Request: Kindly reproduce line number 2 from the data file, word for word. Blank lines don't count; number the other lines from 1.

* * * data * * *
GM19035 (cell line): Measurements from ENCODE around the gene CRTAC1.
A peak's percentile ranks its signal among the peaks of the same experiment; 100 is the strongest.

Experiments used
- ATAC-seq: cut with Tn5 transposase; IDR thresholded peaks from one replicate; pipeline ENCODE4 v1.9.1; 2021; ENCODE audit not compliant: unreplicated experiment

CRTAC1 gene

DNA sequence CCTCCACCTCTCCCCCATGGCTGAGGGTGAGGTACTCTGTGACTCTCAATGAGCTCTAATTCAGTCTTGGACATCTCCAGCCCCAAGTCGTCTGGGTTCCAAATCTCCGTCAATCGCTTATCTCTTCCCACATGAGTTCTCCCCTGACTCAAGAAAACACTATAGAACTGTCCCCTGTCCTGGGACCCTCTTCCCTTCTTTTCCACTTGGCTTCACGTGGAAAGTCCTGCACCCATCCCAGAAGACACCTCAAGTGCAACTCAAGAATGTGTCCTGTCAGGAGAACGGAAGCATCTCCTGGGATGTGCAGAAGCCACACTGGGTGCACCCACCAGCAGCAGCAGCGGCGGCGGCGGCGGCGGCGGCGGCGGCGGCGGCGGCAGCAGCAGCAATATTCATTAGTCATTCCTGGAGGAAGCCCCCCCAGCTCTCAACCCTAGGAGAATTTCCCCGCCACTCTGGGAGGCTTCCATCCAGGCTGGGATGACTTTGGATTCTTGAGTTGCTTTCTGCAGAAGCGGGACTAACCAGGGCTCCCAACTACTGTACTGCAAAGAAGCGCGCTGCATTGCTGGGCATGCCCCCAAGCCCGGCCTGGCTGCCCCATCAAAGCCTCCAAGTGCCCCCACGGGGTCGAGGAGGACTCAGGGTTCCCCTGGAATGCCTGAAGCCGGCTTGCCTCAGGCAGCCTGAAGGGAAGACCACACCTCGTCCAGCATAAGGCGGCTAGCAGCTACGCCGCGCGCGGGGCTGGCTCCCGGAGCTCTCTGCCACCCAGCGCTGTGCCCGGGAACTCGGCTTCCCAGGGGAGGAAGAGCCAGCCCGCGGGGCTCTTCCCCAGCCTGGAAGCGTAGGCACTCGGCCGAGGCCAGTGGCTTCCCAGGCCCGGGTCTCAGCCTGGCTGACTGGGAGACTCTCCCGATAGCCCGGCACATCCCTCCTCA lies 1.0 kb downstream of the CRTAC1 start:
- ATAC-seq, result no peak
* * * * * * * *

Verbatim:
A peak's percentile ranks its signal among the peaks of the same experiment; 100 is the strongest.